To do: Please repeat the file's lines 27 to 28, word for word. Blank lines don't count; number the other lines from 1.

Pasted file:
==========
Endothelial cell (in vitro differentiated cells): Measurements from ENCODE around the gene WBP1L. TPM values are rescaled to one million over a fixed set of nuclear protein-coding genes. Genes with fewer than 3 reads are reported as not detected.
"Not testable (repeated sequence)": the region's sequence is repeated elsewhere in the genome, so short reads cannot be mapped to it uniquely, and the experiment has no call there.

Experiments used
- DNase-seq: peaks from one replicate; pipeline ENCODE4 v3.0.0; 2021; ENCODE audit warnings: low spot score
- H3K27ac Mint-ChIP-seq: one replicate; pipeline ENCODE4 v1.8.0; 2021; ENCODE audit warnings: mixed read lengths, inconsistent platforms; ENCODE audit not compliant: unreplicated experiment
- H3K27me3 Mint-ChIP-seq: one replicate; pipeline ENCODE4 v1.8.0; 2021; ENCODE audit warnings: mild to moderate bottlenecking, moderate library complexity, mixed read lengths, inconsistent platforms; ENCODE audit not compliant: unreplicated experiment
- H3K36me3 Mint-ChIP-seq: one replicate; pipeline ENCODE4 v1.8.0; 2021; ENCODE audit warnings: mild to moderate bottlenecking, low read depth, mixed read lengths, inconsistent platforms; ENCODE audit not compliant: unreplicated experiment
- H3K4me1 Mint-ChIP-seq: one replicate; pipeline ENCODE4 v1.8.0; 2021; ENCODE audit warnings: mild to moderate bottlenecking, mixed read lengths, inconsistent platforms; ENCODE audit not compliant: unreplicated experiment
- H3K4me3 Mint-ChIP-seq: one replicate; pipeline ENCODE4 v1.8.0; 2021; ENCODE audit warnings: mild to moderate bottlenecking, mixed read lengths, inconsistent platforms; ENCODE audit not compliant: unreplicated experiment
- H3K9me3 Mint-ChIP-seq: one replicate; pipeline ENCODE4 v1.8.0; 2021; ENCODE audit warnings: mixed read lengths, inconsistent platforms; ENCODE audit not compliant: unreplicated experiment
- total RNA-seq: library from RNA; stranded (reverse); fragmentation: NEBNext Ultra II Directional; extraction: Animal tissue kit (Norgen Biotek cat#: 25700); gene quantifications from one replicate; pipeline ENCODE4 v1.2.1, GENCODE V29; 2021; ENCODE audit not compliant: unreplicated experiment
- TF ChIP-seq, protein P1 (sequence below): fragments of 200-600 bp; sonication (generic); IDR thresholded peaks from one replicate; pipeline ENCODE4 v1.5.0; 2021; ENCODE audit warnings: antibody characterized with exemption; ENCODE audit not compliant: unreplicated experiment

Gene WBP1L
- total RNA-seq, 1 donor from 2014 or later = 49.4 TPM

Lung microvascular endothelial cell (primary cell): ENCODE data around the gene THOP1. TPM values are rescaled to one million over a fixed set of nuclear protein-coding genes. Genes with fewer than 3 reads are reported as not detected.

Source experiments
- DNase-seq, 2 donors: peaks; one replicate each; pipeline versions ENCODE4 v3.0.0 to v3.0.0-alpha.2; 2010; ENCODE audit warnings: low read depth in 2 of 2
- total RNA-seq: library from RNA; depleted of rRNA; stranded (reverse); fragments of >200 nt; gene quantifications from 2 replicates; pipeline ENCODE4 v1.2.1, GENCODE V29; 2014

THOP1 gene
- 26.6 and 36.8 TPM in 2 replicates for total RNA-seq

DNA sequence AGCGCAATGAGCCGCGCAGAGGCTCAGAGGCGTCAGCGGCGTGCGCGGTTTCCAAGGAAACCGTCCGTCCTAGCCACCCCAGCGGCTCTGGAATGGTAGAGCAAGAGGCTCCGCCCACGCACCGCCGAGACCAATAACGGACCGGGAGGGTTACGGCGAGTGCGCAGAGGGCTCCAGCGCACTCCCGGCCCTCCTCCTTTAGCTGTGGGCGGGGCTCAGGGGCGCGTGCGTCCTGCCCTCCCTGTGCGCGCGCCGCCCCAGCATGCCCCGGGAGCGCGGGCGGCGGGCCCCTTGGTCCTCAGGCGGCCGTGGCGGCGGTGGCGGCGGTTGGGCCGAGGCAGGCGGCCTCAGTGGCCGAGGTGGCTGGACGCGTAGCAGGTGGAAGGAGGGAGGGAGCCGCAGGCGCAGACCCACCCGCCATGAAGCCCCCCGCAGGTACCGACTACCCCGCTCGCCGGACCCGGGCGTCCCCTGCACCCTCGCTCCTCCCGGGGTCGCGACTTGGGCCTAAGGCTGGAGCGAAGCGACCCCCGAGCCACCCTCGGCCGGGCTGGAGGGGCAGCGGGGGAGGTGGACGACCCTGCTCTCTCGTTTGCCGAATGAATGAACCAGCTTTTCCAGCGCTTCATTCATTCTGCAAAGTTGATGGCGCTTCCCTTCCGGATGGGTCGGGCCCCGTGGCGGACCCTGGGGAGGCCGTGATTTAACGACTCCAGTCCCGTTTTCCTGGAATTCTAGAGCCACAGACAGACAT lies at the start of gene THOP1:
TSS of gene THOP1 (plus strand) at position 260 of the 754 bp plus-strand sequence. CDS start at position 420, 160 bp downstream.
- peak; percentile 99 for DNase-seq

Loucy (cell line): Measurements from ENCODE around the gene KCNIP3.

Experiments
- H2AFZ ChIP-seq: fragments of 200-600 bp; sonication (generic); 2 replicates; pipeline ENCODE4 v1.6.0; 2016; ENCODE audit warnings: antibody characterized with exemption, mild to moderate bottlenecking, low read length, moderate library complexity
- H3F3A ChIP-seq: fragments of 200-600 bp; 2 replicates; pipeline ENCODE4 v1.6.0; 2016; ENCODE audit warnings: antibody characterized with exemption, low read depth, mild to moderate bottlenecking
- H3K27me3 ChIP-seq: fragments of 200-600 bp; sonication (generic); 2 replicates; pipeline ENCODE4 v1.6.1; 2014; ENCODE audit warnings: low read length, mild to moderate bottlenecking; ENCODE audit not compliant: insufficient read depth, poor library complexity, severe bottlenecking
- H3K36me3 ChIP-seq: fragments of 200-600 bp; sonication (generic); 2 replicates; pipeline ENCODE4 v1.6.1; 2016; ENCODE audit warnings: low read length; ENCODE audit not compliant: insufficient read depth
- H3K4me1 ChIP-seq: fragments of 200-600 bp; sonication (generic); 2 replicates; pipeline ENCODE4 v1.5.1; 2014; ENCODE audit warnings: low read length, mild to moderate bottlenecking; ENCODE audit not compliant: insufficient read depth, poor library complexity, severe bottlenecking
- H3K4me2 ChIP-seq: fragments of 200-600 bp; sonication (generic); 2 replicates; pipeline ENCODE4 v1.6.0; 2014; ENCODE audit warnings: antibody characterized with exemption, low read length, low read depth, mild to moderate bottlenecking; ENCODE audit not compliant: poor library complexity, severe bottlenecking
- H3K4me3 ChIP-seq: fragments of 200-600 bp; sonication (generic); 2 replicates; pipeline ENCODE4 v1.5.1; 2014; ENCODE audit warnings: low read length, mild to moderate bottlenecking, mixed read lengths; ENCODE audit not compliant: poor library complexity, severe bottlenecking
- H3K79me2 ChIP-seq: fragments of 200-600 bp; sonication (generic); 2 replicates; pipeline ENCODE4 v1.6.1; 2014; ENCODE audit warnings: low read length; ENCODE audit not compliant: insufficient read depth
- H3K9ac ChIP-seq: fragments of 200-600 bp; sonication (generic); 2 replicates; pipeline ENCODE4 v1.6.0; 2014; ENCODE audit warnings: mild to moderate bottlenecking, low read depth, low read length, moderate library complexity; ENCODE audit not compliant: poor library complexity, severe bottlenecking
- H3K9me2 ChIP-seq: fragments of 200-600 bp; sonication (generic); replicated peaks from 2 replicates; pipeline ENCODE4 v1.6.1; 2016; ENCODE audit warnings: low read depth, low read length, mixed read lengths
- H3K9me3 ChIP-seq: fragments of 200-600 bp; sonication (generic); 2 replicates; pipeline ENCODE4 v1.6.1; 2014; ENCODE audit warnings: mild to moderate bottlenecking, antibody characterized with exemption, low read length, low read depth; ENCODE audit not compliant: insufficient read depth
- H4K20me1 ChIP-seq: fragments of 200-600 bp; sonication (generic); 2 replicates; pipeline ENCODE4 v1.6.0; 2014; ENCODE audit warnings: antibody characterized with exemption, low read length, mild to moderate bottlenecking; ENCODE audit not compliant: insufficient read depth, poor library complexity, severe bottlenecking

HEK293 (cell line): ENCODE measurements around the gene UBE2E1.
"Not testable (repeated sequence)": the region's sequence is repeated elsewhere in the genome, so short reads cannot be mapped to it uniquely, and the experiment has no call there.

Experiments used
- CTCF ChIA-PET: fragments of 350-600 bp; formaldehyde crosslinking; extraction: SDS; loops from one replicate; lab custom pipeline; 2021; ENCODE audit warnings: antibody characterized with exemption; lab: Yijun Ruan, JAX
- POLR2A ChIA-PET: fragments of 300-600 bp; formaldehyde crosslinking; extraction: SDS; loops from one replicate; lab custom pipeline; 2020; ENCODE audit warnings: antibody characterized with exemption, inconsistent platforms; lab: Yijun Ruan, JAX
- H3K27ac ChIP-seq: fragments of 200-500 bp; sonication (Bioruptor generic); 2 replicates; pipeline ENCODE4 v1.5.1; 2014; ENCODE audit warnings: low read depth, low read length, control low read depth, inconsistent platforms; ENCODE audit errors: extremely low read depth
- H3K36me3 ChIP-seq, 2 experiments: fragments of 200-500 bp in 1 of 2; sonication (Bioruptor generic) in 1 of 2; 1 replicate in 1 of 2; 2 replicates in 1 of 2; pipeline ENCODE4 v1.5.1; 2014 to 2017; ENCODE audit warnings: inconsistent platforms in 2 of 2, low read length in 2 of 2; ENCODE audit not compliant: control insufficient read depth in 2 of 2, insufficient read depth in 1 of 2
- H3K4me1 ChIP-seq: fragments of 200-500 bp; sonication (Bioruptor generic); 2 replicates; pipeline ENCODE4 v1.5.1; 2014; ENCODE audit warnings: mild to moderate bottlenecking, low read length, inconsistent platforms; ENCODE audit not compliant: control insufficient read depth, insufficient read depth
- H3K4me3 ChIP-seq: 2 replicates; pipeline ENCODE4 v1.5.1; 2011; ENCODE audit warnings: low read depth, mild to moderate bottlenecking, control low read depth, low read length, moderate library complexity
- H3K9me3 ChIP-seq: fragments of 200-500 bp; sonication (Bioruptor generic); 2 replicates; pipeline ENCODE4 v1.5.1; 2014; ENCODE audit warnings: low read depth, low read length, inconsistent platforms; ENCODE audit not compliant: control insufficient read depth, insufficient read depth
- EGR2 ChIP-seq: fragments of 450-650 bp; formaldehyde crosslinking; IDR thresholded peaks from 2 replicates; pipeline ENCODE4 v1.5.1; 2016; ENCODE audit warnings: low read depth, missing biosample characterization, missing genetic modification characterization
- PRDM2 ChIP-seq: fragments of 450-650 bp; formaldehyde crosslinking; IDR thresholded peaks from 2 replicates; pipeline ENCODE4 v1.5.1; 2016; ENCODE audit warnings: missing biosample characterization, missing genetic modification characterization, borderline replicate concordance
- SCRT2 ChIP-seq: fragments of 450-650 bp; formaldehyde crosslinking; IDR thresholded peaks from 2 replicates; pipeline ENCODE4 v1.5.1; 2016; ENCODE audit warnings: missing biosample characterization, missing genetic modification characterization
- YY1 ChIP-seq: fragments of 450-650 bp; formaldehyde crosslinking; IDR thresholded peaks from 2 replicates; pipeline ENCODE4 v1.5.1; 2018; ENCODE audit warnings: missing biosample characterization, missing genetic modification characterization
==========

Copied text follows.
- H3F3A ChIP-seq: fragments of 200-600 bp; 2 replicates; pipeline ENCODE4 v1.6.0; 2016; ENCODE audit warnings: antibody characterized with exemption, low read depth, mild to moderate bottlenecking
- H3K27me3 ChIP-seq: fragments of 200-600 bp; sonication (generic); 2 replicates; pipeline ENCODE4 v1.6.1; 2014; ENCODE audit warnings: low read length, mild to moderate bottlenecking; ENCODE audit not compliant: insufficient read depth, poor library complexity, severe bottlenecking